How To Admit You Are Wrong
It can often be difficult, when in a leadership role, to admit when you are wrong. Admitting you are wrong implies that you have made a mistake. Depending on the situation, such an admission can damage your credibility, undermine your authority, or worse, soil your reputation. The good news is that everyone makes mistakes. A good manager will admit to making mistakes, a great manager will ensure that he or she learns from that mistake and does not make it again. It is one thing to admit you were wrong to a superior, but when do you tell your associates that you were wrong? How you deliver that message will set the tone for your relationship with them going forward.
Never Having To Say You Are Sorry
Managing people is similar in many ways to raising children. Noted social worker and family therapist James Lehman, creator of The Total Transformation Program, advises parents to admit to their children when they are wrong, but cautions them not to apologize. The admission of being wrong keeps you in control and conveys to the child that you too can make mistakes. The apology hands the control back to the child and gives them a win. The same principle applies to management. Conveying to your associates that you were wrong allows you to keep control of the conversation and set the tone and direction. Apologizing for a mistake strips you of that control. (Mind you, if you have made a serious mistake, you may have no choice but to apologize along with the admission of being wrong.)
A key component to having the “I was wrong” conversation with your team is your relationship history with your associates. If you are good at admitting you made a mistake, it will be an easier conversation. If you have a history of deflecting or assigning blame to others for your mistakes, it will be a difficult conversation, and one in which you will have to work hard to set the tone and direction. In my Fido days, I had a peer that would never admit when he was wrong. He made mistakes, no more than anyone else, but he never admitted to being wrong. He was skilled at deflecting and masterful at assigning blame in a convincing manner. We had an encounter where he was attempting to assign blame for a relatively minor miscue to my team. In front of my director and I he spun a wonderful tale that put all fault on my group. Because I was (and still am) a big fan of being able to CYA, I had all the information I needed, at my fingertips, to instantly prove him wrong, forcing him to admit to making a mistake. Now, in that situation, because of the minor nature of the issue, there was no harm, no foul. It showed, however, that there can be a compulsive need to shed blame. This can be extremely difficult to overcome, and if you as a manager, have a history of this type of behavior, you lose more credibility continuing to assign blame than you would if you admitted you were wrong.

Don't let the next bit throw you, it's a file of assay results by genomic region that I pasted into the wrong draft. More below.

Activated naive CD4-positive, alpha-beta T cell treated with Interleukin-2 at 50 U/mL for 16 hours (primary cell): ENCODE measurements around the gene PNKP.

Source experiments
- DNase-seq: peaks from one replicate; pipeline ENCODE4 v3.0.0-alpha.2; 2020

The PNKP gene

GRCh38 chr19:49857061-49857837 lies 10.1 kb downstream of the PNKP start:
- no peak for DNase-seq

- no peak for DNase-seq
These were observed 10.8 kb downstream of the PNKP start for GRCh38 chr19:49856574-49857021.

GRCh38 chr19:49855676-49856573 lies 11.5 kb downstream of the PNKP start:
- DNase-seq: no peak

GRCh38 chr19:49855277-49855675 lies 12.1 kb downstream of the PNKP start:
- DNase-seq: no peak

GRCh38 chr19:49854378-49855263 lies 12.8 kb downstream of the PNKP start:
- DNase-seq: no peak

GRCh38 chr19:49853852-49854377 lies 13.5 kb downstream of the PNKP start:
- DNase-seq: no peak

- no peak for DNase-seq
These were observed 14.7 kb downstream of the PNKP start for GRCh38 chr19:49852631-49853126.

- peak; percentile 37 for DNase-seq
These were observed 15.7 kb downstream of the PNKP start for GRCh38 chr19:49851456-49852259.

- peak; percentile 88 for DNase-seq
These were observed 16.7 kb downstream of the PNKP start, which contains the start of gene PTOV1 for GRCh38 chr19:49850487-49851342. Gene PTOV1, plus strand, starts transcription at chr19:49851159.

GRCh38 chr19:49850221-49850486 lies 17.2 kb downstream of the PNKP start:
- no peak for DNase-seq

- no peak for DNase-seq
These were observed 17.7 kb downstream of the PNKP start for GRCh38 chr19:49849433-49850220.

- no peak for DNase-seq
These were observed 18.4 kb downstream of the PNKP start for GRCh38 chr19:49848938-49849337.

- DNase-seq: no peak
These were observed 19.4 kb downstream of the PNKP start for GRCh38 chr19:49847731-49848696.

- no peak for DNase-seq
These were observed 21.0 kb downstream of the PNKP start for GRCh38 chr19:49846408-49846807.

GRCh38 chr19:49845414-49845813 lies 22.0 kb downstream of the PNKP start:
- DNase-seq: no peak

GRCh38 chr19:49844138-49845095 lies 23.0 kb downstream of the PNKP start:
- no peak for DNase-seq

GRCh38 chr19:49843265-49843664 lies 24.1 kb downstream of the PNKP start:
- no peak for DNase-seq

Do you tell your peers or direct reports when you make a mistake?
There is more to the conversation than simply admitting you made a mistake. Before having the conversation with your associates, decide exactly what you want to tell them, and exactly how the team will learn and grow from the mistake. Remember, it is a lot easier to tell someone they were wrong and give advice on how to fix a problem. It is more difficult to admit when you made a mistake and find the solution to the problem. You need to be careful here not to make your misstep the team’s responsibility. You as a manager are responsible for everything they do, they are not responsible for everything you do.
A trick I would use to work through the conversation was to write a script for it in press release format. Essentially, I would describe the situation and my responsibilities, describe what went wrong and where I made the mistake(s), and go on to describe how we, as a team were going to correct the problem if necessary and create a plan to reduce the risk of making the same mistake again. It may seem like a good deal of work, but if you do not understand why the mistake happened and how to correct it, you will inevitably make the mistake again.
Having the ‘who, what, where, when, why and how’ mapped out, along with a “next steps” plan allows you to drive the conversation and keep control. Moreover, it demonstrates to your associates that you have a solid understanding of what happened and you are in control of the situation. It shows your associates that you are able to self-evaluate and keep yourself in check, and will likely inspire them to do more of the same. There are some problems for which you may not have a solution, some mistakes you can not correct on your own. You need to be prepared to look to your team for help. This is not a sign of weakness, it is a sign that you are a strong leader. Engaging them in the process of fixing the issue conveys a sense of trust to your team. They will gain more respect for you and a better grasp of the team’s responsibilities.
Admitting you made a mistake is a difficult thing to do as a manager. Taking responsibility for your actions, however, is part of being a manager. We all make mistakes, but not everyone learns from them. The “I was wrong” conversation and a road map to correcting the problem will go a long way to making you a stronger leader.